Solid organs destined to transplantation undergo ischemic damage as soon as they are explanted and then during their storage period. An additional injure, due to reperfusion, supervenes at the moment of their re-implant in the recipient. This medical field is, therefore, one of the most representative conditions of the Ischemia/Reperfusion (I/R) damage, whose molecular pathogenesis is becoming increasingly clear, involving the diverse biochemical pathways of cell death, both programmed and non-programmed. At the cross-points of those pathways are the Reactive Oxygen Species (ROS) that operationally trigger the cell dismission machinery. The Figure depicts some of the points of interference operated by Udonitrectag, showing the metabolic bases of its strong efficacy in modulating the I/R damage.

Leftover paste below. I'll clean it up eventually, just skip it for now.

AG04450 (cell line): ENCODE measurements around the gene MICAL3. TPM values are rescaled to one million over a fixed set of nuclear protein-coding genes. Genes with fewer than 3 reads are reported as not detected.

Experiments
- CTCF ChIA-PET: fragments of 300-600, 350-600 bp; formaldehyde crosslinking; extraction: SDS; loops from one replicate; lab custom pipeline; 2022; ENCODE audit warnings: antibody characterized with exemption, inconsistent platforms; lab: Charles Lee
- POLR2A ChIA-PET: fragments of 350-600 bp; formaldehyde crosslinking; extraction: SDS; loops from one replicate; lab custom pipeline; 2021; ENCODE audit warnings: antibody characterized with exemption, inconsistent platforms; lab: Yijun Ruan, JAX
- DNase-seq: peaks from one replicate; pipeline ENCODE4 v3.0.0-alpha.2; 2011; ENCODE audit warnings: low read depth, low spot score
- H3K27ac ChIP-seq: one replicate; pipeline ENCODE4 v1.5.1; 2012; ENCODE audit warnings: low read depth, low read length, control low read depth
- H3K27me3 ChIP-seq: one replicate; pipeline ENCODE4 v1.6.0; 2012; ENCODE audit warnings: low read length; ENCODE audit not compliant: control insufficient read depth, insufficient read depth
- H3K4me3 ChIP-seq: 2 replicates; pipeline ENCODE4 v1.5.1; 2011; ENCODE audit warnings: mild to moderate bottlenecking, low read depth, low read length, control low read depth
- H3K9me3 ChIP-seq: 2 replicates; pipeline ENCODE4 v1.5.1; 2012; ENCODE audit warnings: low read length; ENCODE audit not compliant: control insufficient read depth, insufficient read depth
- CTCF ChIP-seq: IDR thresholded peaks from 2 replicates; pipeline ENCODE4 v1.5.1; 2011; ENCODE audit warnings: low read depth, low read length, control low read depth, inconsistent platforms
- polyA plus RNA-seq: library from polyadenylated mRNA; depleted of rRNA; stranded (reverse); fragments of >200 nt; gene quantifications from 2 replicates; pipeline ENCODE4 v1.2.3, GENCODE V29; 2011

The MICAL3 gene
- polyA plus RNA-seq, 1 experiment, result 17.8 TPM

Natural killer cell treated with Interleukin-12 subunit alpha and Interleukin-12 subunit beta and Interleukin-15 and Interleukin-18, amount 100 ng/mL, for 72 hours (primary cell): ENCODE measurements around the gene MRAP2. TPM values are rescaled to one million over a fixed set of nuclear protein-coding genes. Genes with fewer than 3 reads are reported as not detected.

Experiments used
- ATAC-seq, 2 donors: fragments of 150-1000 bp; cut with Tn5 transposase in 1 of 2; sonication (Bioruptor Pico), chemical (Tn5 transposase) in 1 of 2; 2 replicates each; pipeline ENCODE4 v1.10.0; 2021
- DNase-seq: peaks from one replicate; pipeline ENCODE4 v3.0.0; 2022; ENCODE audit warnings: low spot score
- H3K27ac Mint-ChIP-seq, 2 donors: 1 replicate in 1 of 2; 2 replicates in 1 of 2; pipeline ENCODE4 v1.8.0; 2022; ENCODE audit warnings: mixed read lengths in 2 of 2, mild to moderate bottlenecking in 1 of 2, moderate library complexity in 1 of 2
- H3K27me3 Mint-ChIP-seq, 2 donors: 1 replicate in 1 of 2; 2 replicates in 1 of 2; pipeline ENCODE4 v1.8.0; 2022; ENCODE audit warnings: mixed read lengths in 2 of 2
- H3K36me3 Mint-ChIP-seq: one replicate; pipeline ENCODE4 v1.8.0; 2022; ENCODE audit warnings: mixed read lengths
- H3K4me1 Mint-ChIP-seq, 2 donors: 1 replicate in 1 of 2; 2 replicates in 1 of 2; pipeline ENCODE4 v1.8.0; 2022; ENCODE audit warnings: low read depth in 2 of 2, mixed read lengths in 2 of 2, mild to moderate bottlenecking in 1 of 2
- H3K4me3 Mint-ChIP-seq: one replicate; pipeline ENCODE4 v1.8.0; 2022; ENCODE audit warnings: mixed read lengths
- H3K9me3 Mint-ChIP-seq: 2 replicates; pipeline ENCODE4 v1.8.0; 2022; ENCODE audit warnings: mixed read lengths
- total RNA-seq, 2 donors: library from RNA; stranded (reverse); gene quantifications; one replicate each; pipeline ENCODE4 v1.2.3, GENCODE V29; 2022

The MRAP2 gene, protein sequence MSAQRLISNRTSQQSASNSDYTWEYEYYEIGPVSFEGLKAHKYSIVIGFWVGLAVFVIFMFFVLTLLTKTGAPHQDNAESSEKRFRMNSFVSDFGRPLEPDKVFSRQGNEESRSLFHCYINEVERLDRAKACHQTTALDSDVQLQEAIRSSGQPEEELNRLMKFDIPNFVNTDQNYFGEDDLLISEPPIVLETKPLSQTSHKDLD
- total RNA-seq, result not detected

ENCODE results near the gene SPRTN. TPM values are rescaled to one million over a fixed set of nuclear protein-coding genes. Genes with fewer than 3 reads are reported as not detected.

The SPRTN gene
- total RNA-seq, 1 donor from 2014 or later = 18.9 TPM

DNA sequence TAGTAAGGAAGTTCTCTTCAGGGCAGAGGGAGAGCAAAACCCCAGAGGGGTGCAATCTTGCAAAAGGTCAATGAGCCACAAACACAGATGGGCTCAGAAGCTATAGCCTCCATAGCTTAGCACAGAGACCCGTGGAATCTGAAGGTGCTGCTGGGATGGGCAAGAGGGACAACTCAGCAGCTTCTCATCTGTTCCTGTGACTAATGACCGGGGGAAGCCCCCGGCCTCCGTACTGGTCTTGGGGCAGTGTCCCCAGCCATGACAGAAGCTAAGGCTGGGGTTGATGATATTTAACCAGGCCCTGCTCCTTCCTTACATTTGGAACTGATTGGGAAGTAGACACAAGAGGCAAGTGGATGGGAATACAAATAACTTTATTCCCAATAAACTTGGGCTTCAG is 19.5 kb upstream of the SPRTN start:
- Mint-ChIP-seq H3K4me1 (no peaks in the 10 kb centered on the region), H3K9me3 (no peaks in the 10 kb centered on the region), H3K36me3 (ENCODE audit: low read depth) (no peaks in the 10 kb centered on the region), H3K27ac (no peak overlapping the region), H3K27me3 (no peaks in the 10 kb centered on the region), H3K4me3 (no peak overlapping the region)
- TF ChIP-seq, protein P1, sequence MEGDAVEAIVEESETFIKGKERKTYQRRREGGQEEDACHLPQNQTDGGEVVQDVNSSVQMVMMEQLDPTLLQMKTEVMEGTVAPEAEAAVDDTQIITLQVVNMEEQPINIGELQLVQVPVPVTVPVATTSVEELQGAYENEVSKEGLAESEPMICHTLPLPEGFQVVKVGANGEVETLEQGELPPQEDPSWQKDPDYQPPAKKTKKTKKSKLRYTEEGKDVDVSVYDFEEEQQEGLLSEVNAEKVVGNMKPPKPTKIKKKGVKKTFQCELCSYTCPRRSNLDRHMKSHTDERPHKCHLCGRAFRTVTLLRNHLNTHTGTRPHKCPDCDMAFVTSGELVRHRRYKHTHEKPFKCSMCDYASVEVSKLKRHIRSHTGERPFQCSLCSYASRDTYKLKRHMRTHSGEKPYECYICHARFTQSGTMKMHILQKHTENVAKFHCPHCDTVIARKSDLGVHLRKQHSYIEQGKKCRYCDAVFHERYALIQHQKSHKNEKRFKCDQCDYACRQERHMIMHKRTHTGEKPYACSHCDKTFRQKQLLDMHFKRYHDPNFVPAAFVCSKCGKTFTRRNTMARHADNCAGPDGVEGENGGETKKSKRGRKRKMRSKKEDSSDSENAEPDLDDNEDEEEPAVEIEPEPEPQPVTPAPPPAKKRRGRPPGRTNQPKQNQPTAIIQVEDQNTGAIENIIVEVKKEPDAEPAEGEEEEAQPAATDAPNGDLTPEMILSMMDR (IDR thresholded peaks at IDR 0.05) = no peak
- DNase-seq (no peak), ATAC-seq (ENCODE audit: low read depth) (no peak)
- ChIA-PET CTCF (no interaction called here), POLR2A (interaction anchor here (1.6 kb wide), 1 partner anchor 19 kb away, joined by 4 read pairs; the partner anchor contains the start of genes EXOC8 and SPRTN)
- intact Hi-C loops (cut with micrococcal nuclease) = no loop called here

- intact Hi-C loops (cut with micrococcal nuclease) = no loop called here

In this context, the marked ability of Udonitrectag to attenuate the lesions due to ischemia/reperfusion indicates that its inclusion in the procedure of transplantation would yield an overall higher quality of organs at a parity of storage times or a longer storage time at a parity of organ quality, a pharmacologic aim so far unprecedented.